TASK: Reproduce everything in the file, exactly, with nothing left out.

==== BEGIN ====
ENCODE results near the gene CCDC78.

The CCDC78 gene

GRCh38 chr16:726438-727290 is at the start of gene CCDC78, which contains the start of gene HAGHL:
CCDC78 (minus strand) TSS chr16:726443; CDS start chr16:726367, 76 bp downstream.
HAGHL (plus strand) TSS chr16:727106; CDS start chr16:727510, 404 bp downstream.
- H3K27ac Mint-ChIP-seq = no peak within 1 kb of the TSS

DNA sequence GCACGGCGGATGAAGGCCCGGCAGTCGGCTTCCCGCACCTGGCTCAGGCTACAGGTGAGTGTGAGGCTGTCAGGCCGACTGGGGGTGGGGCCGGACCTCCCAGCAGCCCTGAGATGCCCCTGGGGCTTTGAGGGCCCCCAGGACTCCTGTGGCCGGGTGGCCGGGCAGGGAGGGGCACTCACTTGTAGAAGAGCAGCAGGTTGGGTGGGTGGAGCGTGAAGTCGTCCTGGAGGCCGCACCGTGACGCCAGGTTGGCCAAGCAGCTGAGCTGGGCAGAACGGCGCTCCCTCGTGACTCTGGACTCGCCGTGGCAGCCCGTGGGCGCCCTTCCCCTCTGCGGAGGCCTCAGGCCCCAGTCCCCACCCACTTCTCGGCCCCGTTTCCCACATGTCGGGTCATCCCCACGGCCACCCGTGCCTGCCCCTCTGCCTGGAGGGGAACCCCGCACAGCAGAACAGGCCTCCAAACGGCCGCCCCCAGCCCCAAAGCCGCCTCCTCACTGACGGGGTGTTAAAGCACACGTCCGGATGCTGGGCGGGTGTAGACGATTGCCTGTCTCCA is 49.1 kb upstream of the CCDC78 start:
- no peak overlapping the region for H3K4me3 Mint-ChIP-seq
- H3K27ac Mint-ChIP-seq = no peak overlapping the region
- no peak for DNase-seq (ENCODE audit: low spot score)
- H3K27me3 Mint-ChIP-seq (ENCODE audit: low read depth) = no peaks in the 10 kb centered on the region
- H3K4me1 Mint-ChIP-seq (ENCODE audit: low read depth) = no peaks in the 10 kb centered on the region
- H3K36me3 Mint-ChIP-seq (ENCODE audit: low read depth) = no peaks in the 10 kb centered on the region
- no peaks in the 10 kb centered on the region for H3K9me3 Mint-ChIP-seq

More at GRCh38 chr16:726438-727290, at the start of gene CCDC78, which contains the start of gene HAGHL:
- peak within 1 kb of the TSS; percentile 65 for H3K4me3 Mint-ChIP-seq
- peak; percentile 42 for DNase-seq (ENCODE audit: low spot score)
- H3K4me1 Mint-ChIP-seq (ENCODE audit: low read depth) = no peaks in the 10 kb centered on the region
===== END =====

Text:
ENCODE results near the gene CCDC78.

The CCDC78 gene

GRCh38 chr16:726438-727290 is at the start of gene CCDC78, which contains the start of gene HAGHL:
CCDC78 (minus strand) TSS chr16:726443; CDS start chr16:726367, 76 bp downstream.
HAGHL (plus strand) TSS chr16:727106; CDS start chr16:727510, 404 bp downstream.
- H3K27ac Mint-ChIP-seq = no peak within 1 kb of the TSS

DNA sequence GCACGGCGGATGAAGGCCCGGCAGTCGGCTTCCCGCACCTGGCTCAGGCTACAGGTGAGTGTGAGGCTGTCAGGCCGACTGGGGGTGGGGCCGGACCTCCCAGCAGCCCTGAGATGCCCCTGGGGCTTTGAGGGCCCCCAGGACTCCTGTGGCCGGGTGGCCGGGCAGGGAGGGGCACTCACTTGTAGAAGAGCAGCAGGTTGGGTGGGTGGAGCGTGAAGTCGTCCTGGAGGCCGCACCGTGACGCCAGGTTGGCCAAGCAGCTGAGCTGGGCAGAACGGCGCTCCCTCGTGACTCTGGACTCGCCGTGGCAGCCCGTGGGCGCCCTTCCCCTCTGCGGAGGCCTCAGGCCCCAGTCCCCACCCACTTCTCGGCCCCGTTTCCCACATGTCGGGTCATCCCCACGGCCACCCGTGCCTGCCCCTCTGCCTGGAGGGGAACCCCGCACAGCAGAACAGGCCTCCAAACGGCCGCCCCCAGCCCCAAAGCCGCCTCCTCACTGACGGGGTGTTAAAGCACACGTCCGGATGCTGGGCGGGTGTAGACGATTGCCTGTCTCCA is 49.1 kb upstream of the CCDC78 start:
- no peak overlapping the region for H3K4me3 Mint-ChIP-seq
- H3K27ac Mint-ChIP-seq = no peak overlapping the region
- no peak for DNase-seq (ENCODE audit: low spot score)
- H3K27me3 Mint-ChIP-seq (ENCODE audit: low read depth) = no peaks in the 10 kb centered on the region
- H3K4me1 Mint-ChIP-seq (ENCODE audit: low read depth) = no peaks in the 10 kb centered on the region
- H3K36me3 Mint-ChIP-seq (ENCODE audit: low read depth) = no peaks in the 10 kb centered on the region
- no peaks in the 10 kb centered on the region for H3K9me3 Mint-ChIP-seq

More at GRCh38 chr16:726438-727290, at the start of gene CCDC78, which contains the start of gene HAGHL:
- peak within 1 kb of the TSS; percentile 65 for H3K4me3 Mint-ChIP-seq
- peak; percentile 42 for DNase-seq (ENCODE audit: low spot score)
- H3K4me1 Mint-ChIP-seq (ENCODE audit: low read depth) = no peaks in the 10 kb centered on the region